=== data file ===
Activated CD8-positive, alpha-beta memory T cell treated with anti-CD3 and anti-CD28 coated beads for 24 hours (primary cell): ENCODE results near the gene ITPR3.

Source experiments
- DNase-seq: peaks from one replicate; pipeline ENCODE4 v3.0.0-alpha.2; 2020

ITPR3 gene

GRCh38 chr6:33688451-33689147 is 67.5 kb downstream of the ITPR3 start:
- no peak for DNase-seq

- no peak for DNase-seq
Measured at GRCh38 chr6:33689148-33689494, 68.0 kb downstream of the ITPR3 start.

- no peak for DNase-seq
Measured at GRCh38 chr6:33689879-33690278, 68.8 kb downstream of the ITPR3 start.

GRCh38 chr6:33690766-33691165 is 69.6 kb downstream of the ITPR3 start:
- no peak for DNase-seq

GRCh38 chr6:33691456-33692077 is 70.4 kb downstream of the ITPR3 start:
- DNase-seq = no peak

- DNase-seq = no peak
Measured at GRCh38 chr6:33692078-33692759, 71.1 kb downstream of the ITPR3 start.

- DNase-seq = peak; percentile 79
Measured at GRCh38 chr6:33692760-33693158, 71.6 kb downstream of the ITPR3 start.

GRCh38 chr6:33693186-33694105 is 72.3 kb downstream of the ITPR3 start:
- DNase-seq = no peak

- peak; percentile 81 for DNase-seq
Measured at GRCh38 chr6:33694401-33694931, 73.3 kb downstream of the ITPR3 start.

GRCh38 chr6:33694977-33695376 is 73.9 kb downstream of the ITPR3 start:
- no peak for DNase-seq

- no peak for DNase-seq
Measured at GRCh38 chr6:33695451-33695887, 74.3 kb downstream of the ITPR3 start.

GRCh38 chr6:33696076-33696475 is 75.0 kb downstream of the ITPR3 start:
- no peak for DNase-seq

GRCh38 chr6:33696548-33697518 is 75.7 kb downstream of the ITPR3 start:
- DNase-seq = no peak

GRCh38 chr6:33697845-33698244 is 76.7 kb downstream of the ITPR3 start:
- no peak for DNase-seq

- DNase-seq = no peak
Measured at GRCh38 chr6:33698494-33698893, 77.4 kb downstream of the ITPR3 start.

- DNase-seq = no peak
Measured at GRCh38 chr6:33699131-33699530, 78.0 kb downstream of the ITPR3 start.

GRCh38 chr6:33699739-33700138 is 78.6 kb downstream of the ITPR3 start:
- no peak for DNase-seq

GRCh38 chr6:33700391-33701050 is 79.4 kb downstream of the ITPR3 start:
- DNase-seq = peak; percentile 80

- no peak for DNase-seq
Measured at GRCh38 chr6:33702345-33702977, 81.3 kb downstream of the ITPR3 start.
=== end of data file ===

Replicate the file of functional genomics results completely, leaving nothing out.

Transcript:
Activated CD8-positive, alpha-beta memory T cell treated with anti-CD3 and anti-CD28 coated beads for 24 hours (primary cell): ENCODE results near the gene ITPR3.

Source experiments
- DNase-seq: peaks from one replicate; pipeline ENCODE4 v3.0.0-alpha.2; 2020

ITPR3 gene

GRCh38 chr6:33688451-33689147 is 67.5 kb downstream of the ITPR3 start:
- no peak for DNase-seq

- no peak for DNase-seq
Measured at GRCh38 chr6:33689148-33689494, 68.0 kb downstream of the ITPR3 start.

- no peak for DNase-seq
Measured at GRCh38 chr6:33689879-33690278, 68.8 kb downstream of the ITPR3 start.

GRCh38 chr6:33690766-33691165 is 69.6 kb downstream of the ITPR3 start:
- no peak for DNase-seq

GRCh38 chr6:33691456-33692077 is 70.4 kb downstream of the ITPR3 start:
- DNase-seq = no peak

- DNase-seq = no peak
Measured at GRCh38 chr6:33692078-33692759, 71.1 kb downstream of the ITPR3 start.

- DNase-seq = peak; percentile 79
Measured at GRCh38 chr6:33692760-33693158, 71.6 kb downstream of the ITPR3 start.

GRCh38 chr6:33693186-33694105 is 72.3 kb downstream of the ITPR3 start:
- DNase-seq = no peak

- peak; percentile 81 for DNase-seq
Measured at GRCh38 chr6:33694401-33694931, 73.3 kb downstream of the ITPR3 start.

GRCh38 chr6:33694977-33695376 is 73.9 kb downstream of the ITPR3 start:
- no peak for DNase-seq

- no peak for DNase-seq
Measured at GRCh38 chr6:33695451-33695887, 74.3 kb downstream of the ITPR3 start.

GRCh38 chr6:33696076-33696475 is 75.0 kb downstream of the ITPR3 start:
- no peak for DNase-seq

GRCh38 chr6:33696548-33697518 is 75.7 kb downstream of the ITPR3 start:
- DNase-seq = no peak

GRCh38 chr6:33697845-33698244 is 76.7 kb downstream of the ITPR3 start:
- no peak for DNase-seq

- DNase-seq = no peak
Measured at GRCh38 chr6:33698494-33698893, 77.4 kb downstream of the ITPR3 start.

- DNase-seq = no peak
Measured at GRCh38 chr6:33699131-33699530, 78.0 kb downstream of the ITPR3 start.

GRCh38 chr6:33699739-33700138 is 78.6 kb downstream of the ITPR3 start:
- no peak for DNase-seq

GRCh38 chr6:33700391-33701050 is 79.4 kb downstream of the ITPR3 start:
- DNase-seq = peak; percentile 80

- no peak for DNase-seq
Measured at GRCh38 chr6:33702345-33702977, 81.3 kb downstream of the ITPR3 start.